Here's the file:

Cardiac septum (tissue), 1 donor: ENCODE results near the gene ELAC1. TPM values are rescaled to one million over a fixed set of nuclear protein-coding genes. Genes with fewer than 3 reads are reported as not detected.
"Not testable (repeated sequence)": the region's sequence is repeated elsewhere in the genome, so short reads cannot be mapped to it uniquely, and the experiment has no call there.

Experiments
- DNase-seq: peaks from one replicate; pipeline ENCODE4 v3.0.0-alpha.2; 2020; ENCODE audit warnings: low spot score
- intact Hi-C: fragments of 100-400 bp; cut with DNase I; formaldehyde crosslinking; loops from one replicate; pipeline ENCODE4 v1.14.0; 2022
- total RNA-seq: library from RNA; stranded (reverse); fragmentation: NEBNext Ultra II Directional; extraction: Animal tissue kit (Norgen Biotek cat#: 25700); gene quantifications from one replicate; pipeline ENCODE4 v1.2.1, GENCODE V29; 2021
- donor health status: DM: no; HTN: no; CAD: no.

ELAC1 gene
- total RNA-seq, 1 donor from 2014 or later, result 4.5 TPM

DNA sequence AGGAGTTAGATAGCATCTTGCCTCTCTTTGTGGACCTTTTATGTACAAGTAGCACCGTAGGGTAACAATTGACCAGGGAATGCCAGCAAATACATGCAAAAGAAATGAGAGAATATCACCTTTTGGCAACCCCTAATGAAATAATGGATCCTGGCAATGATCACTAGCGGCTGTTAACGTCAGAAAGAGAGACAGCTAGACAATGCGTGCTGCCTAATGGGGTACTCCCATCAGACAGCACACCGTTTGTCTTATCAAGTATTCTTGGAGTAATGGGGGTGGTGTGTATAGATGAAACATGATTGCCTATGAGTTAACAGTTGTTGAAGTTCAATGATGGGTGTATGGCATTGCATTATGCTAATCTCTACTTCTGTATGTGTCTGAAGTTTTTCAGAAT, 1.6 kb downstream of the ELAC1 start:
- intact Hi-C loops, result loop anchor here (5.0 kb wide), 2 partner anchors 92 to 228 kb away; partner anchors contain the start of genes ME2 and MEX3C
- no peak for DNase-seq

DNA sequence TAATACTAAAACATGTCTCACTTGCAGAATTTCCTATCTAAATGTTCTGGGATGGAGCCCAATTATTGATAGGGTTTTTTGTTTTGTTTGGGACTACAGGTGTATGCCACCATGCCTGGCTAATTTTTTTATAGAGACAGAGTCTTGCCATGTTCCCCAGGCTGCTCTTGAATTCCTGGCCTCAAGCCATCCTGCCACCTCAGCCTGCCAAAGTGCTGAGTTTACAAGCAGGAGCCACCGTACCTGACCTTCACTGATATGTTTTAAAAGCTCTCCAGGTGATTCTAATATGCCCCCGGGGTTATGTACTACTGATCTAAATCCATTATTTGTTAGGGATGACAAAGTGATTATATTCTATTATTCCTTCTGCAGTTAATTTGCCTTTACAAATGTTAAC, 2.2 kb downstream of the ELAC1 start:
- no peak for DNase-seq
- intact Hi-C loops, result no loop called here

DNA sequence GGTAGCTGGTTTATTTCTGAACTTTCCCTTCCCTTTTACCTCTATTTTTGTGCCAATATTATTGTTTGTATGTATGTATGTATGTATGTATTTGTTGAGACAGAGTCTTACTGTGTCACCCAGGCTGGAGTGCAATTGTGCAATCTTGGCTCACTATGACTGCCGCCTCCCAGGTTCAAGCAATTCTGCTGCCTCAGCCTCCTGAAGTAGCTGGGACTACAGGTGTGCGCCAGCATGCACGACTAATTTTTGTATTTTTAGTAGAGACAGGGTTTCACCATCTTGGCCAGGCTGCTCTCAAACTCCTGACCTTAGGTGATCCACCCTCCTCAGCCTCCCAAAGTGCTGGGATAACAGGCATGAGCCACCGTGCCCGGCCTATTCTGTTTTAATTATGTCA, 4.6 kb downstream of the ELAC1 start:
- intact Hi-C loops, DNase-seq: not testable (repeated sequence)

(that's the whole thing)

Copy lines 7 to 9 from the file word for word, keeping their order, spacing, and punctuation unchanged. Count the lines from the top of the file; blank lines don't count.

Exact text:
- donor health status: DM: no; HTN: no; CAD: no.

ELAC1 gene
- total RNA-seq, 1 donor from 2014 or later, result 4.5 TPM